Toronto BBQ restaurant owner charged after two days of defying lockdown orders
The strange saga of Adamson Barbecue continues this afternoon with Toronto Police announcing that multiple charges have been laid against owner Adam Skelly and his incorporated restaurant.
Skelly, who is listed as director of the business, has been charged for hosting illegal gatherings, breaching indoor dining regulations and operating without a business license on both Tuesday and Wednesday.
An additional charge was laid against Skelly and the Adamson Barbecue Corporation today for breaching Section 22 of the Health Protection and Promotion Act after being ordered to close on Tuesday by Toronto Medical Officer of Health Dr. Eileen de Villa.
TPS 22 Division Unit Commander Supt. Domenic Sinopoli said during a press conference Wednesday afternoon that criminal charges are also being explored.
Toronto Mayor John Tory and Premier Doug Ford both now publicly condemned what Skelly is doing, with the former going so far as to say he'd support putting concrete blocks in front of the restaurant similar to what city staff did with illegal weed stores a few summers back.
When asked why it took police so long to lay charges against the businesses, Sinopoli explained that "this is a situation with a lot of moving parts" and that there are "certain limitations within the regulations as well as the public health order itself."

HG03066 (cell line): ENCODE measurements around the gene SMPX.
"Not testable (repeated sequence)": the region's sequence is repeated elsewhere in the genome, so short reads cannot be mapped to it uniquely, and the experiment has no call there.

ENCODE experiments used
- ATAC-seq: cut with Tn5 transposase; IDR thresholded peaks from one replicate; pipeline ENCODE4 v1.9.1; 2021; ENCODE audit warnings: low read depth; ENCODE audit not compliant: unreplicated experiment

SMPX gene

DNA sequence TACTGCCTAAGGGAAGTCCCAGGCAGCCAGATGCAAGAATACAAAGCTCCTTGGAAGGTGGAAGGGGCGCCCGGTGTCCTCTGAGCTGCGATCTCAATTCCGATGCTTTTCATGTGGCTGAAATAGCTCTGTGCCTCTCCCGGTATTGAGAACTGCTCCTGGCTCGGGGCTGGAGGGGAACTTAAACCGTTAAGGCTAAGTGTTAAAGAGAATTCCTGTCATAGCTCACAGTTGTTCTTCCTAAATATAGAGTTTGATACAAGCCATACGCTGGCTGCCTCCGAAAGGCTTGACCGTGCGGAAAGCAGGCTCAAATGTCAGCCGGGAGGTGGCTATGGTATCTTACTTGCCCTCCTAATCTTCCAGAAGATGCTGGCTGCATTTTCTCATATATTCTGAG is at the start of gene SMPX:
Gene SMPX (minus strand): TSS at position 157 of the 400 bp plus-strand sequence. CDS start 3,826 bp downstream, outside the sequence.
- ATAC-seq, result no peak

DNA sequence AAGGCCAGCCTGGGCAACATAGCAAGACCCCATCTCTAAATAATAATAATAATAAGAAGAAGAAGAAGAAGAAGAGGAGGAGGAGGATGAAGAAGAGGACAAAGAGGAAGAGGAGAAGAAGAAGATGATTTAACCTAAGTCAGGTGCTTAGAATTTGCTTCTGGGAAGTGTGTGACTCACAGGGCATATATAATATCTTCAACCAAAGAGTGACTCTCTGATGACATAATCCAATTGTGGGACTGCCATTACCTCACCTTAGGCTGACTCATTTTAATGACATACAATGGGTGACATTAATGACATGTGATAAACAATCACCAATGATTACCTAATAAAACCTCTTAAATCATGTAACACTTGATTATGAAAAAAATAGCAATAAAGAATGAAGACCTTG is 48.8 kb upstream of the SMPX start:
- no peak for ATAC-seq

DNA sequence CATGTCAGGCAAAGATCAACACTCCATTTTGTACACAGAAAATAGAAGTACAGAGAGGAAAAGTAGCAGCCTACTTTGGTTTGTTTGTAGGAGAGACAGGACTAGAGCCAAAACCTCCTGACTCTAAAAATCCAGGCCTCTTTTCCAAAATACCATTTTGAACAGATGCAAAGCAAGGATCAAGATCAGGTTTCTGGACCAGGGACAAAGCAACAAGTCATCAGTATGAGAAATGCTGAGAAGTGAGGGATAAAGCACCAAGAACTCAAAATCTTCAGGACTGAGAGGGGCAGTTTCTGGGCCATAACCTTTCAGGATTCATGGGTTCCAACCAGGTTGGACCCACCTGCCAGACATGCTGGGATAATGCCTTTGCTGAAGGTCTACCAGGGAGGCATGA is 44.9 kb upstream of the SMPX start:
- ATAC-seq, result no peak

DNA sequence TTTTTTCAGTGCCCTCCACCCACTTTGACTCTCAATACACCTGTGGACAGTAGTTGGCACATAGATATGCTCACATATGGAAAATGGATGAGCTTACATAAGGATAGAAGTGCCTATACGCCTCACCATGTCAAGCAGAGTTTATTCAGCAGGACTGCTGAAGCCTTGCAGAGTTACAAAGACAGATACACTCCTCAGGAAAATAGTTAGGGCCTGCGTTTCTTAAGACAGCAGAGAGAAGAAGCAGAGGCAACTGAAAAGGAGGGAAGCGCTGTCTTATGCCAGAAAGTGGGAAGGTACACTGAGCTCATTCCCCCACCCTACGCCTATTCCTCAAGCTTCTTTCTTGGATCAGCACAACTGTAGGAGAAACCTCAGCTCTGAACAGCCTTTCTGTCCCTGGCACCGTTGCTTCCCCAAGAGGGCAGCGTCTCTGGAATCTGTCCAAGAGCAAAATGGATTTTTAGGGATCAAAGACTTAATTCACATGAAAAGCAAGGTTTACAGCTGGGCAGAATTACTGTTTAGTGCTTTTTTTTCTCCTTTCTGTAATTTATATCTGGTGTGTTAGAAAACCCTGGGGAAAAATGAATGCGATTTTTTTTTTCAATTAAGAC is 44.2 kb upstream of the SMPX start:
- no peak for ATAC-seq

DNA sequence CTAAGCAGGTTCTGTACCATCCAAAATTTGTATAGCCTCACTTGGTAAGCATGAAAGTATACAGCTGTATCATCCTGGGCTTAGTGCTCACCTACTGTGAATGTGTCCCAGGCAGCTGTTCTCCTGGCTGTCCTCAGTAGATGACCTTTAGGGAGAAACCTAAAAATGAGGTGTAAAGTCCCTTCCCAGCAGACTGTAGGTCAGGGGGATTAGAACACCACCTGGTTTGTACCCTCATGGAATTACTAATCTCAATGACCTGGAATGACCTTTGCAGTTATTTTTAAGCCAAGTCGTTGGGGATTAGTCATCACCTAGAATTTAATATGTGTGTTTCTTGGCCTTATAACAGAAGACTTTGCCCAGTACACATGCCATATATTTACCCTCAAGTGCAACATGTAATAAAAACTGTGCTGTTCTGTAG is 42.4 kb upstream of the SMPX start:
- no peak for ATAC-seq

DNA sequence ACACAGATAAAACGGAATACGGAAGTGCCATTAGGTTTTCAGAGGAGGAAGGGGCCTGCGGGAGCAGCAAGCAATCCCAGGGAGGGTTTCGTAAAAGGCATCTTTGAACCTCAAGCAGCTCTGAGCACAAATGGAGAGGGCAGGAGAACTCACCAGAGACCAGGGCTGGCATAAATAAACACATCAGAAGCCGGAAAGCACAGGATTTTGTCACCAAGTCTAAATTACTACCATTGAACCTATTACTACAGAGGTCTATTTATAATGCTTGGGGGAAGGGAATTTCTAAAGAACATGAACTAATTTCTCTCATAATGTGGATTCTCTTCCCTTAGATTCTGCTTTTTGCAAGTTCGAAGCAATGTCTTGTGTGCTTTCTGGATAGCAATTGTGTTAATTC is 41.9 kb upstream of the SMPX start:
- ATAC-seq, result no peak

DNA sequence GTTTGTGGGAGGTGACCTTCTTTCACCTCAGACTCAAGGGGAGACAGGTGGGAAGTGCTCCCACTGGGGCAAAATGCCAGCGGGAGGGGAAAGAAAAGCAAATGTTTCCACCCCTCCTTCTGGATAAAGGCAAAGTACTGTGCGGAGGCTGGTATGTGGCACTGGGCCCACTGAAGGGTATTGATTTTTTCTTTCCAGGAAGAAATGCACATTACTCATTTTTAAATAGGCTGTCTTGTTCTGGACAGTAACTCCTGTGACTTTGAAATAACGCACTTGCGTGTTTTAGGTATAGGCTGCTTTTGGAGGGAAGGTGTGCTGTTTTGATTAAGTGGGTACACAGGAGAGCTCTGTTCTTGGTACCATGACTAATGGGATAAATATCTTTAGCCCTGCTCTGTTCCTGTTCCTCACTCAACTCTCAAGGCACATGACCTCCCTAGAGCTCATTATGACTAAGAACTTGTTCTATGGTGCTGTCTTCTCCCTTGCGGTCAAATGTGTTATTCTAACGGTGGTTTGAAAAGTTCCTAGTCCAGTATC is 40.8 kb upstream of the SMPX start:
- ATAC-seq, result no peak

The TPS superintendent also said that his team was aware of Skelly's plan to reopen tomorrow and that they are ready to take enforcement actions as necessary.
Today, those enforcement actions involved speaking with Skelly and his lawyers in a decidedly calm and peaceful manner as anti-masker mobs congregated at the restaurant.
"We came to a place of common understanding where he would close down the business and he and his staff would leave the business," said Sinopoli, calling this "the best outcome from a public safety perspective."
"At the end of the day, this is a public health crisis, the fact that there were so many people gathered in one location particularly without facial coverings were of great concern to us," he said of the protesters supporting Adamson Barbecue's defiance of grey zone lockdown rules.
"We are in a position to stop him if he opens tomorrow, the next day and so forth. The strategy will change day to day depending on what we're faced with."
Officers were operating today under a direction to keep things as passive and peaceful as possible, given the size and sentiment of the crowd (no members of which were arrested, for the record.)
While the anti-lockdown mobs were visibly aggressive and disrespectful to media and law enforcement, Sinopoli said that Skelly himself was "calm, very cordial, very respectful of the process."
The controversial business owner, who has two other locations of Adamson BBQ in Toronto and Aurora, is scheduled to appear in court on March 19, 2021.
Any fines the business is ordered to pay will be set by a judge, according to police, and they could be quite hefty: One indoor dining violation charge alone can see individuals fined up to $10,000 and corporations fined up to $100,000.
The maximum penalty upon conviction for violating the Reopening Ontario Act is up to $100,000 for individuals plus a term of imprisonment of up to one year.
Skelly and his crew shut down the restaurant today and cleared out peacefully after all of their food was sold out, but have vowed to reopen again tomorrow at 11 a.m.
Police admitted that there's no way to stop the business from opening up, but that they will be on hand to deal with any potential violations.
"At the end of the day, our job is to enforce the laws," said Sinopoli. "And thats what we intend on doing, today and tomorrow."
Join the conversation Load comments